Jack Pearadin and Doug Nelsen found a 1.73-carat diamond after nearly a year of searching the park's field.
No two presidential candidates since polling began have run up negatives as massive as those of Donald Trump and Hillary Clinton, who yet won their parties' nominations easily. "What gives?" may be the biggest political mystery in history.
The candidates' plights are not akin. A poll last week, which closely mirrored ones from the primary season, showed that 62 percent of voters think Trump is not minimally qualified to be president, slightly better than the 67 percent in a July poll. He is largely viewed as a ridiculous if amusing human being. Only one national candidate — Vice President Dan Quayle in 1992 — alarmed more voters, 65 percent of them. Sarah Palin, John McCain's 2008 running mate, scared only 55 percent.
Clinton is seen as well qualified to be president by 60 percent, and 61 percent think she has a better temperament than Trump to be president. But most people also just don't like her. The endless Whitewater investigations of the '90s never turned up any wrongdoing except a tin political ear, petulance for the press and her doubters and a mania for privacy and secrecy. The modern snipe hunts — Benghazi and her private email server — reinforced those old resentments. People do not want to vote for someone they do not like, admirable qualities or not.
The unavoidable equation is that Trump is a potential president because enough voters are turned off by Clinton than they are ready to vote for a man they consider a joke and a fraud, or else to forsake any responsibility for the presidency by voting for a bumbling Libertarian who makes Trump sound like a savant, or the perennial Green Party candidate who calls Clinton a right-winger more dangerous than Trump and Obama a corporate lackey.
The optimistic way to look at it, if you want Clinton to be elected in spite of her unlikability, is that current polls show Trump getting the votes of little more than the 40 percent or so who think he is qualified and stable enough to be president. If that is his limit, huge votes for Jill Stein and Gary Johnson, who wants to scrap public education, Social Security and Medicare, decriminalize drugs and shrink the military, are his only route to the presidency.
But Trump has not merely flouted all known political norms, he has destroyed them. He has embraced America's implacable enemy for 65 years, admired every brutal despot of our time, celebrated greed, personal aggrandizement and lechery, boasted about his infidelities, mocked humility and kindness, bragged about manipulating government and taxpayers ($885 million from New York taxpayers alone) to build a fortune and shrouded the smallest claim in a veil of dishonesty.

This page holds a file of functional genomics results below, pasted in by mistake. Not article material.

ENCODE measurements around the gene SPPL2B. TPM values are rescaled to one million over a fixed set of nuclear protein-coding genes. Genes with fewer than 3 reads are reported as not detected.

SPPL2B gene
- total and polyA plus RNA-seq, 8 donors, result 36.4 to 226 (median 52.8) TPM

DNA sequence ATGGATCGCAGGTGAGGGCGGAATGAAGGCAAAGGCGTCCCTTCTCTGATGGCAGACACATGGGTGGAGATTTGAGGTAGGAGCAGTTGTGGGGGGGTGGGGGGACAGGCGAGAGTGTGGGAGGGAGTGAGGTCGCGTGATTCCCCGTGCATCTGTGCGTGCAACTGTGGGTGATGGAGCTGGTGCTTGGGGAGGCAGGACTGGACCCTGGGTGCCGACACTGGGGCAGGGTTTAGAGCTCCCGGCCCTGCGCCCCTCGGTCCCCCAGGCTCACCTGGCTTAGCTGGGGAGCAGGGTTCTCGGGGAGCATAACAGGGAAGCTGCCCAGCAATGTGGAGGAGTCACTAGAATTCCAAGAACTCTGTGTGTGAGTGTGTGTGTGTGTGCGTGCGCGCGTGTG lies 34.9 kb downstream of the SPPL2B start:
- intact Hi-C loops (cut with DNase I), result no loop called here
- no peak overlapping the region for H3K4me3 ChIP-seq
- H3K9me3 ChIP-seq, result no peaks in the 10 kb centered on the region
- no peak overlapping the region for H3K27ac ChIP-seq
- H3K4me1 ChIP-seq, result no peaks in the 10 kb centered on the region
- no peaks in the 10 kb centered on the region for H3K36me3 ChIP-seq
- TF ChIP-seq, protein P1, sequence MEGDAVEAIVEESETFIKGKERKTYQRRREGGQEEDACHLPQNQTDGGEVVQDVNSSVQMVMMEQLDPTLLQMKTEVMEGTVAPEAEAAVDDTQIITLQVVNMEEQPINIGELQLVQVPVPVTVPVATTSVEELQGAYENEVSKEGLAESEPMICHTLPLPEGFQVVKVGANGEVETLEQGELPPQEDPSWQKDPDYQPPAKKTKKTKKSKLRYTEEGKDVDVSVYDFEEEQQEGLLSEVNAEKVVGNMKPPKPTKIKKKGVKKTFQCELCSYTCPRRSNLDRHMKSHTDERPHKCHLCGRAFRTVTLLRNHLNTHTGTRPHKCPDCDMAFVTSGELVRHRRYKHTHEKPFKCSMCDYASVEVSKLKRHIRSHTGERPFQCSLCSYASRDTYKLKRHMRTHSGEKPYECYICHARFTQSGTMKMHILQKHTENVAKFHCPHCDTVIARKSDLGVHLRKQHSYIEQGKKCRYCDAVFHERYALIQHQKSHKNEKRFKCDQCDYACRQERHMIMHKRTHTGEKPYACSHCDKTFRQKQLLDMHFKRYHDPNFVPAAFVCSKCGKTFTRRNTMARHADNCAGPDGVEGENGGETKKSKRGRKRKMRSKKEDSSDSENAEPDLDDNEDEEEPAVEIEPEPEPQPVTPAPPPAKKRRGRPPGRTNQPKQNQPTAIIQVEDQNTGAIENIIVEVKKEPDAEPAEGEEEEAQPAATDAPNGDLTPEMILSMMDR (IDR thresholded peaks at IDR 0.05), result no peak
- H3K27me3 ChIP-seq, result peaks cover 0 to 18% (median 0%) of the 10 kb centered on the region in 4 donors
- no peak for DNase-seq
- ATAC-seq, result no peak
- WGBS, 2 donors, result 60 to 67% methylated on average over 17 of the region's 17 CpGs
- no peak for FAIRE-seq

Consider only news of the past two weeks, when he became a "normal" candidate.
Trump and Vladimir Putin exchanged more plaudits, even after disclosures of Kremlin meddling in U.S. elections and after Trump had to cashier his campaign director after disclosures of the man's profiting by millions of dollars for helping the Kremlin destabilize Eastern Europe. Putin's propaganda minister went on TV regularly to praise Trump, who would shift U.S. allegiance from democratic Europe to Russia.
For some reason, Trump decided to declare unequivocally that Barack Obama was born in America after claiming for five years that he was a Kenyan. But he crafted two new lies, that Hillary Clinton had started the birther lie and that he had rescued the president from the calumny.
Having once dictated his doctor's proclamation that he would be the fittest president in history, Trump got a quick checkup to counter Clinton's admission that she caught pneumonia and her release of medical records. His report touted his testosterone level, but to counter the negative report that he was fat he grew one inch, from his lifetime 6-foot-2 to 6-3, so that his weight officially reduced him from obesity, last assigned to President Taft in 1912, to merely too fat.
Trump has refused to release his 2015, or any, tax return because he was being audited (Clinton's open returns go back to 1977), but his son-in-law explained that the tax return would just raise too many questions.
Trump and his foundation spent $60,000 furtively on the campaigns of the Texas and Florida attorneys general in a transparent attempt to prevent their investigating claims by people who were bilked by Trump's defunct "university." One of the Trump charity's biggest expenditures, it was revealed, was $20,000 for a 6-foot painting of himself, which was placed in one of his golf resorts rather than given to charity, as nonprofit laws require.
It turns out that political norms and expectations like truthfulness, transparency and wisdom can be liabilities. Polls show that people will vote for Trump precisely because he doesn't follow the rules and might shake things up in Washington and the world. To what end is secondary.
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